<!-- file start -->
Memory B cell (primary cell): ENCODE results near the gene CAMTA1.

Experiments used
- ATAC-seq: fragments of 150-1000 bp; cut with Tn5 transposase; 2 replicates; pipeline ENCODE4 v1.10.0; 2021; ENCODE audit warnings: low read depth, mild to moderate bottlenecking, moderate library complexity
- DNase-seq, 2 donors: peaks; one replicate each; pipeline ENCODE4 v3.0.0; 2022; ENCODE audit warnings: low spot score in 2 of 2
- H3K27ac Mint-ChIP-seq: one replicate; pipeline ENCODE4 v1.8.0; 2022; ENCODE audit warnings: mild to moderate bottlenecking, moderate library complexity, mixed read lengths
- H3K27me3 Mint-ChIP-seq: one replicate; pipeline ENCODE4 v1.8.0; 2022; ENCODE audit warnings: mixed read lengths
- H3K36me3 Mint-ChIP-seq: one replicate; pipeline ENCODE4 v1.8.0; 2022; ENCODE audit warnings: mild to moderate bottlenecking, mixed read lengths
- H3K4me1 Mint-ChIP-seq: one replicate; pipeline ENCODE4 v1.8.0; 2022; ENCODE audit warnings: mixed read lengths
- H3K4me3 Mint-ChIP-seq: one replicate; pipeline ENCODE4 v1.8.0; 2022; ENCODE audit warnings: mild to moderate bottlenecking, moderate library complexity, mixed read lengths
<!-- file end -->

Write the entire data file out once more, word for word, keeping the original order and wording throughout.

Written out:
Memory B cell (primary cell): ENCODE results near the gene CAMTA1.

Experiments used
- ATAC-seq: fragments of 150-1000 bp; cut with Tn5 transposase; 2 replicates; pipeline ENCODE4 v1.10.0; 2021; ENCODE audit warnings: low read depth, mild to moderate bottlenecking, moderate library complexity
- DNase-seq, 2 donors: peaks; one replicate each; pipeline ENCODE4 v3.0.0; 2022; ENCODE audit warnings: low spot score in 2 of 2
- H3K27ac Mint-ChIP-seq: one replicate; pipeline ENCODE4 v1.8.0; 2022; ENCODE audit warnings: mild to moderate bottlenecking, moderate library complexity, mixed read lengths
- H3K27me3 Mint-ChIP-seq: one replicate; pipeline ENCODE4 v1.8.0; 2022; ENCODE audit warnings: mixed read lengths
- H3K36me3 Mint-ChIP-seq: one replicate; pipeline ENCODE4 v1.8.0; 2022; ENCODE audit warnings: mild to moderate bottlenecking, mixed read lengths
- H3K4me1 Mint-ChIP-seq: one replicate; pipeline ENCODE4 v1.8.0; 2022; ENCODE audit warnings: mixed read lengths
- H3K4me3 Mint-ChIP-seq: one replicate; pipeline ENCODE4 v1.8.0; 2022; ENCODE audit warnings: mild to moderate bottlenecking, moderate library complexity, mixed read lengths